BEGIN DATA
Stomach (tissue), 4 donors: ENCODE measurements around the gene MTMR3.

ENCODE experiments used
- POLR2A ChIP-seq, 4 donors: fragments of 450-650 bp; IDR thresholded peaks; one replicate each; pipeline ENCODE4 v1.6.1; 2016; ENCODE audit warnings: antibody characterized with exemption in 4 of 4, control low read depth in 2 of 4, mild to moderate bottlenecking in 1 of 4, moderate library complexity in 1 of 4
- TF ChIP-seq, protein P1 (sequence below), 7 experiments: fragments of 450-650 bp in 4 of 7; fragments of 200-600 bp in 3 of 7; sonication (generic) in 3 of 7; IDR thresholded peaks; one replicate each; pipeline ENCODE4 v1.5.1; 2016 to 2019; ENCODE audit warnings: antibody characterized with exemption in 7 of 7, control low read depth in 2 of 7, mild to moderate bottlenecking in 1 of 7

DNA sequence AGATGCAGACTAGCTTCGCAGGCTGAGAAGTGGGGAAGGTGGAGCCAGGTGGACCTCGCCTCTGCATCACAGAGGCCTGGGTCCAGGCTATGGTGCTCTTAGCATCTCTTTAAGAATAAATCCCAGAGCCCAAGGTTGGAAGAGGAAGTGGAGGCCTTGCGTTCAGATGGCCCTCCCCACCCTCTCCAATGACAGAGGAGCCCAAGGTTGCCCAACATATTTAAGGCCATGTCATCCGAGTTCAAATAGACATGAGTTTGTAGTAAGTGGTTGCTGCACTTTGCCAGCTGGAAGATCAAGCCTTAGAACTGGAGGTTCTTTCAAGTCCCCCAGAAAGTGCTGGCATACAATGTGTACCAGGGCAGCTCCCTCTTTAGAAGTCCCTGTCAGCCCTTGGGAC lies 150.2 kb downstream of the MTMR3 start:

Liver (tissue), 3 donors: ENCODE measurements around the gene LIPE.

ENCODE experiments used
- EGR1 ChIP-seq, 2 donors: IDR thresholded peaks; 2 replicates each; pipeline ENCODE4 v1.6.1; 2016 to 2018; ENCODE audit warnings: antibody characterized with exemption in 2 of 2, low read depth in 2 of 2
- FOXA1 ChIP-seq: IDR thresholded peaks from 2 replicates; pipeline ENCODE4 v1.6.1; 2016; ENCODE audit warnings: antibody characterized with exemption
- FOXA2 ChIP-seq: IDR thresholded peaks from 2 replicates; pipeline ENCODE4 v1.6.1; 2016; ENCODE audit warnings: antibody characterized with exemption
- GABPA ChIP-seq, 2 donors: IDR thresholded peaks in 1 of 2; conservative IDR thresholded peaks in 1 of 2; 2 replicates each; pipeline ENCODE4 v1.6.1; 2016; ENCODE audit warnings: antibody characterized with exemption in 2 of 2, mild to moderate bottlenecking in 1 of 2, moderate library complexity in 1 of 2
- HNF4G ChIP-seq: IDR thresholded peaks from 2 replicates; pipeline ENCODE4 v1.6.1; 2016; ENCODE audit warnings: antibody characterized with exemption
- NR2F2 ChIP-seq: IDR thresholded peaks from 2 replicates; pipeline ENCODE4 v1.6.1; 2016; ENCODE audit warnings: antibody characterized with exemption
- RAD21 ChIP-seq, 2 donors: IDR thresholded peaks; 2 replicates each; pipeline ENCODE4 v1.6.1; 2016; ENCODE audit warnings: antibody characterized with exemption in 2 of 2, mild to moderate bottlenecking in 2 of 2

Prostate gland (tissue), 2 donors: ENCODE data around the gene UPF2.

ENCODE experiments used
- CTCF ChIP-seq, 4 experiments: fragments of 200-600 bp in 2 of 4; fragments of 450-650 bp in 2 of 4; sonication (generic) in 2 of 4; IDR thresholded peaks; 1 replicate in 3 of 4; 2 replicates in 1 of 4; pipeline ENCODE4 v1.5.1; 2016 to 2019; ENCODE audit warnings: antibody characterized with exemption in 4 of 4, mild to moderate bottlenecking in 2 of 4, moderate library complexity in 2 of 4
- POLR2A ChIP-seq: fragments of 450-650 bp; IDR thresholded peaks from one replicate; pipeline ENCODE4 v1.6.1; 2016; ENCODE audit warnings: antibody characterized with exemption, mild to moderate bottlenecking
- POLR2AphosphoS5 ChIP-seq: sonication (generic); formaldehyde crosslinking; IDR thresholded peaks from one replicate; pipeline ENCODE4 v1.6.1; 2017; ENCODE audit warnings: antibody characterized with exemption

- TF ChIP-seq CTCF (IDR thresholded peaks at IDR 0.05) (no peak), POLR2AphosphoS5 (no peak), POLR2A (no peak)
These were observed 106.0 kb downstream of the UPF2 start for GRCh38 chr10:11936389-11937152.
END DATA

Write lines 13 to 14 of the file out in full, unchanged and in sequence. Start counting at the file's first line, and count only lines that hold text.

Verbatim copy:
- NR2F2 ChIP-seq: IDR thresholded peaks from 2 replicates; pipeline ENCODE4 v1.6.1; 2016; ENCODE audit warnings: antibody characterized with exemption
- RAD21 ChIP-seq, 2 donors: IDR thresholded peaks; 2 replicates each; pipeline ENCODE4 v1.6.1; 2016; ENCODE audit warnings: antibody characterized with exemption in 2 of 2, mild to moderate bottlenecking in 2 of 2